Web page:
COVID-19 has now reached every corner of the world. As the pandemic continues to spread, countries with weaker health systems, limited resources and vulnerable populations will need additional support from the international community.
If we fail to invest in epidemic preparedness in these countries, the pandemic will have huge social and economic consequences.
Every nation must be ready to respond, which is why we’ve awarded £12 million to support research and development where it's urgently needed.
What we’re funding
Great work is happening through initiatives like the Coalition for Epidemic Preparedness Innovations, to develop new vaccines, and the COVID-19 Therapeutics Accelerator, to speed up access to treatments. But urgent gaps remain in the coordination and prioritisation of global research and development efforts.
We’re funding projects that will explore how the virus is spreading and how it affects different populations. The more knowledge we can gain in this area, the more of the jigsaw we can piece together to develop interventions. For example, researchers:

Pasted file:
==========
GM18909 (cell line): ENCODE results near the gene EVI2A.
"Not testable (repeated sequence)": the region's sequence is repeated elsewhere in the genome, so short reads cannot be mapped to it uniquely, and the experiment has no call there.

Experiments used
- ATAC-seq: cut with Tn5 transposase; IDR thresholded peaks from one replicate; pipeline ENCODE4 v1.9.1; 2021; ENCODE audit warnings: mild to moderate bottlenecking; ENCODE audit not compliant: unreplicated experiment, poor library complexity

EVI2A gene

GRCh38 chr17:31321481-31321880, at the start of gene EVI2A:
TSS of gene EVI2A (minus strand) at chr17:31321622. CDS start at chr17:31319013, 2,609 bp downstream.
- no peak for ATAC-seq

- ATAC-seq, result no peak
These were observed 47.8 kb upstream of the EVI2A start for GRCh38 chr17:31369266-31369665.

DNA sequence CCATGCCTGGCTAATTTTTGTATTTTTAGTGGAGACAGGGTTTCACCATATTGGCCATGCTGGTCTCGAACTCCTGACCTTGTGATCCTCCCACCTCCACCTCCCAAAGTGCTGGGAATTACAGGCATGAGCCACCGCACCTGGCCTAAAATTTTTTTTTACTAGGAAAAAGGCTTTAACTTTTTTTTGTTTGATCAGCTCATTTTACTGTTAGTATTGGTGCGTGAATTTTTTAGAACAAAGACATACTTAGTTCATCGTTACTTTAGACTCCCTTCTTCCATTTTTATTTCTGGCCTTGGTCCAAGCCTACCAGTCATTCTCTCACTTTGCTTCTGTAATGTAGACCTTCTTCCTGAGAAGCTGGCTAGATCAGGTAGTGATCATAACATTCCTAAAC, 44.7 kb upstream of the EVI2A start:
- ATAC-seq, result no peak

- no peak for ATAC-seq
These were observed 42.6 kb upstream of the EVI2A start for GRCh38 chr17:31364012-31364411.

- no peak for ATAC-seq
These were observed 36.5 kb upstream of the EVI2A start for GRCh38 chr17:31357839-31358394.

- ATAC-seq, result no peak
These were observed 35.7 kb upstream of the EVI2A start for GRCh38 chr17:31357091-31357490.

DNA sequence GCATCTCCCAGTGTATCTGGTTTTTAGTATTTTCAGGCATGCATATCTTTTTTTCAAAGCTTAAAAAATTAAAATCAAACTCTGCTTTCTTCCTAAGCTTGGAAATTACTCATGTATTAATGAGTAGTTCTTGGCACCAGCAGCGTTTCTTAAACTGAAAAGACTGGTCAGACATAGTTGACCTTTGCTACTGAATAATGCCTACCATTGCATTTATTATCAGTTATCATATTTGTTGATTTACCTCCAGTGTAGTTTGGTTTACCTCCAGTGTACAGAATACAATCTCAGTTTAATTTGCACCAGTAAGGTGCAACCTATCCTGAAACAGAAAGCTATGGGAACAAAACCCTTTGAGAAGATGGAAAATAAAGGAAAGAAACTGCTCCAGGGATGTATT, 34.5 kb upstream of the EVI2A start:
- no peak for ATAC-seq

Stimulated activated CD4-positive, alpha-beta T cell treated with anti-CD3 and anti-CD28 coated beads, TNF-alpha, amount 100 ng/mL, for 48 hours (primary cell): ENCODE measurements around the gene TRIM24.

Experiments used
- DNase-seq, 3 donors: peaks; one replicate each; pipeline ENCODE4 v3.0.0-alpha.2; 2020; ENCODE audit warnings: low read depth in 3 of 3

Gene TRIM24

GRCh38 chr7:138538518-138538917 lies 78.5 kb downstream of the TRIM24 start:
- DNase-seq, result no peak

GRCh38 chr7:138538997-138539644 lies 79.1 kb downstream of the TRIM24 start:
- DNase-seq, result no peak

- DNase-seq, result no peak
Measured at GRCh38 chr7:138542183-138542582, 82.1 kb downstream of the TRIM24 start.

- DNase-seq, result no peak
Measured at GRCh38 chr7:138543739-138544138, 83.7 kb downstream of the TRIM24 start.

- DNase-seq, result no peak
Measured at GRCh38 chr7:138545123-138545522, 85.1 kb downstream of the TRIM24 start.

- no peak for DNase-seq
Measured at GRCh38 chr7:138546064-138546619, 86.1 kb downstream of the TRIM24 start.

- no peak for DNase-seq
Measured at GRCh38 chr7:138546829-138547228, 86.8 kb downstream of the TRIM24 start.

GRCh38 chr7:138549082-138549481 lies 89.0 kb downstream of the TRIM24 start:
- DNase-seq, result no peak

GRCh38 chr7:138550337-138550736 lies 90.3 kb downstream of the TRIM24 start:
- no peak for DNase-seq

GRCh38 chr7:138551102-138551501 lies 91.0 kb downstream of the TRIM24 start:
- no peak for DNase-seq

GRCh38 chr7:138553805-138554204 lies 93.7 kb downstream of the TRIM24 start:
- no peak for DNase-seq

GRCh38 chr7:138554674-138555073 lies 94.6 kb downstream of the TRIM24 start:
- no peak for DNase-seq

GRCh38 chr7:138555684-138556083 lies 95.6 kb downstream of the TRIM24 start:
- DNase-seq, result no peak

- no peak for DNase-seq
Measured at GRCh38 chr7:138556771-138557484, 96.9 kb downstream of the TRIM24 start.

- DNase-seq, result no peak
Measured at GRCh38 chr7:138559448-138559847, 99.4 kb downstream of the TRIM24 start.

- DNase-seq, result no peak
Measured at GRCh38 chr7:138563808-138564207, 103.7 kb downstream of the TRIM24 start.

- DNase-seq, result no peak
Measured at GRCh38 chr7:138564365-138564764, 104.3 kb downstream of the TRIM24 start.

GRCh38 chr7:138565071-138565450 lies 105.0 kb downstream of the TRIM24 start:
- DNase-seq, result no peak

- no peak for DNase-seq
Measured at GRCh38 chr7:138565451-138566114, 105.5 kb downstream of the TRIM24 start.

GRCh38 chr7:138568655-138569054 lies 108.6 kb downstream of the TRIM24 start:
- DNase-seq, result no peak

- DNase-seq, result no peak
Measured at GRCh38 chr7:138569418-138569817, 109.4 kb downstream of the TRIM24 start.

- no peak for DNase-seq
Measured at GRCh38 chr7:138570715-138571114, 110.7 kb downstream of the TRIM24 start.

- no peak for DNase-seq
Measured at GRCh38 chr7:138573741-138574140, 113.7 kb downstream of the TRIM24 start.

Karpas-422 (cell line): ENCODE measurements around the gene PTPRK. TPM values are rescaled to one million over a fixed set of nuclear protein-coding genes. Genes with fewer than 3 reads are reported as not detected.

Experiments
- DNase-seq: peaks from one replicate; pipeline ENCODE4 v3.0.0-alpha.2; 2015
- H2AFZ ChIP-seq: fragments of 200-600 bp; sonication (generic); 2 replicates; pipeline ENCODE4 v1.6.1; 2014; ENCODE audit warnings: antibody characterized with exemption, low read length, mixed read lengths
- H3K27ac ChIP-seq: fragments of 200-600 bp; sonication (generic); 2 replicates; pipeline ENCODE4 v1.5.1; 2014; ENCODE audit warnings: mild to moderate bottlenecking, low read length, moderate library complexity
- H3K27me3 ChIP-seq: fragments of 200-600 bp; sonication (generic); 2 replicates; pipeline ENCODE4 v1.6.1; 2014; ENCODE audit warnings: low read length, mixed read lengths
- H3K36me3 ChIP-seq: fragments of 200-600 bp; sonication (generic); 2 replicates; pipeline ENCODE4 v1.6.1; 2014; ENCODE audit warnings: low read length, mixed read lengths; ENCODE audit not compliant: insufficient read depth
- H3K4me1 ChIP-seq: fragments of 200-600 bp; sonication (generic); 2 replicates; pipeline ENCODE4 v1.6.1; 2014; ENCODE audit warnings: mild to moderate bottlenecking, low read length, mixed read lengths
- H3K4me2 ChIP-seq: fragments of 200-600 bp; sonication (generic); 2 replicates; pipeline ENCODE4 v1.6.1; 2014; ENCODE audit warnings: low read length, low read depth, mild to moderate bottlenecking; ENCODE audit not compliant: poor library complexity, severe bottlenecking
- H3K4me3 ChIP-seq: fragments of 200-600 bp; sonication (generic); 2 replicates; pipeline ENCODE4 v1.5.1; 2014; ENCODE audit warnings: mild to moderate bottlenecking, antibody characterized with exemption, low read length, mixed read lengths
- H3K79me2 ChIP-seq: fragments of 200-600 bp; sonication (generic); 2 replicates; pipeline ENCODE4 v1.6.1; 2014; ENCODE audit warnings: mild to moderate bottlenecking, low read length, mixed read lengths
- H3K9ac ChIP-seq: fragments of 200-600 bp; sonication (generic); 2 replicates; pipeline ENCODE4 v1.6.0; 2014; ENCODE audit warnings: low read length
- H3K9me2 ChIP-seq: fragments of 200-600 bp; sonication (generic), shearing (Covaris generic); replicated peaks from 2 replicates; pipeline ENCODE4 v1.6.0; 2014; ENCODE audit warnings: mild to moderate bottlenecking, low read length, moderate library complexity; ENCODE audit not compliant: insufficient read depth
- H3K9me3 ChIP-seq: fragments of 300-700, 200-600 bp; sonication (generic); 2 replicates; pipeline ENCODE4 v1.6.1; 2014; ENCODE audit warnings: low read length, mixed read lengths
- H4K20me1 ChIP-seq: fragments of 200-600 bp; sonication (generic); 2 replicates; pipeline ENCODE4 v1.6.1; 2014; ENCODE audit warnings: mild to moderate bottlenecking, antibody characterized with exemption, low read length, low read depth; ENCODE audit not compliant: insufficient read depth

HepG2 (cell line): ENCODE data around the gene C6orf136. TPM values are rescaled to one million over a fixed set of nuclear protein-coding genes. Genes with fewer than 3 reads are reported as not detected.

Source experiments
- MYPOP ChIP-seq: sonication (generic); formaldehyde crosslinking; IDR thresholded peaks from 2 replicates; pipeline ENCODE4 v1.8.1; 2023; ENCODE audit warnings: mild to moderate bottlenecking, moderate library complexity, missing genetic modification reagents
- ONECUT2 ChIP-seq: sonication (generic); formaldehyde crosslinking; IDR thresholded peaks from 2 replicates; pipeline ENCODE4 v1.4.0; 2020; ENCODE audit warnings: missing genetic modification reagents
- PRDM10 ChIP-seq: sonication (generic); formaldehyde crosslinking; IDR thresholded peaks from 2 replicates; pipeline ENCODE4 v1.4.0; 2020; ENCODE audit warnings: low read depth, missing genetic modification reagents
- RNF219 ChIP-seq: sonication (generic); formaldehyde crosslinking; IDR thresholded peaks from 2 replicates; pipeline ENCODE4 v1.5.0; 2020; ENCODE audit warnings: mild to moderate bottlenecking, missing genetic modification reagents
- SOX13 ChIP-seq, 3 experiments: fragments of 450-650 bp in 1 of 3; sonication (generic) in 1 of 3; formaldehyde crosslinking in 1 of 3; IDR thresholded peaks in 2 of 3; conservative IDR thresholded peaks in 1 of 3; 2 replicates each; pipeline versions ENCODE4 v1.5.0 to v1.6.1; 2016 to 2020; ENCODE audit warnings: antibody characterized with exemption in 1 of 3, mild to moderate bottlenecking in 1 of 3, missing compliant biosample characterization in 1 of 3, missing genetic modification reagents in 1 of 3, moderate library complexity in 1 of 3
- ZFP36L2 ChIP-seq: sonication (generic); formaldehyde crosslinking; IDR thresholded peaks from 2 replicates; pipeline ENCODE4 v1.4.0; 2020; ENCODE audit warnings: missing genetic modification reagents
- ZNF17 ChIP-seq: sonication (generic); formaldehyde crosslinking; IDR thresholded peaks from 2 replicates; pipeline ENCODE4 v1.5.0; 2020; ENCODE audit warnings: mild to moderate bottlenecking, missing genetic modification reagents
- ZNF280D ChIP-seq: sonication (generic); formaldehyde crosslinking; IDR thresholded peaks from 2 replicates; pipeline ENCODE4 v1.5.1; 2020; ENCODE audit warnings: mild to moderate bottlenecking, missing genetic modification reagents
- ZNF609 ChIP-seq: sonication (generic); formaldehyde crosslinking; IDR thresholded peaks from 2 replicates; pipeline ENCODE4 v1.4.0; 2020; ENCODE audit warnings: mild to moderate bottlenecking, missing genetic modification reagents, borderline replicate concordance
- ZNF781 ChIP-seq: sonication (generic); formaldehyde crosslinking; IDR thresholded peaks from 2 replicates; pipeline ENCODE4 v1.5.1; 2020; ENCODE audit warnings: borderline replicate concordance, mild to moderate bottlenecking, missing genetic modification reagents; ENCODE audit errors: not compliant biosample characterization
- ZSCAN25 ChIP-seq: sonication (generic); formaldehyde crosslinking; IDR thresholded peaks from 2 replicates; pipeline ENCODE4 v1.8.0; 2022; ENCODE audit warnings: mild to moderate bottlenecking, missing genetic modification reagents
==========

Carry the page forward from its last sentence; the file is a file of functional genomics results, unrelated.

- in Kenya, Uganda and The Gambia will be modeling prevalence, how the virus changes, and the impact of intervention strategies
- in South Africa will be investigating how the virus affects people with HIV
- in Singapore, Hong Kong and Thailand will be one of the first teams to look at how the virus affects people of all ages, including young children
- in Malawi will provide greater testing capability and make sure that hospital healthcare systems are robust
- in the UK, Kenya and Hong Kong will be looking at the immune response to different coronaviruses – including those which cause common colds – to better understand disease.
Alongside research, there must be adequate systems and assurances in place for in-country responses to work. We’re funding training for healthcare workers in Africa to ensure they are fully prepared and have the right expertise.
Putting research into practice
We’ve chosen to support research teams working closely with their local governments and other regional organisations, such as the Africa Centre for Disease Control (CDC) and the World Health Organization Regional Office for Africa, so that findings can be quickly put into practice. Importantly, findings will be open access so that the wider research community and health leaders everywhere can benefit from this work.
Research will change the course of this pandemic and help save lives, but there needs to be coordination across nations. We’re providing £2 million to the Africa CDC to allow greater collaboration and communication across all 55 African ministries of health.
Despite all this fantastic work, $8 billion is still needed to develop the new diagnostics, vaccines and treatments the world needs.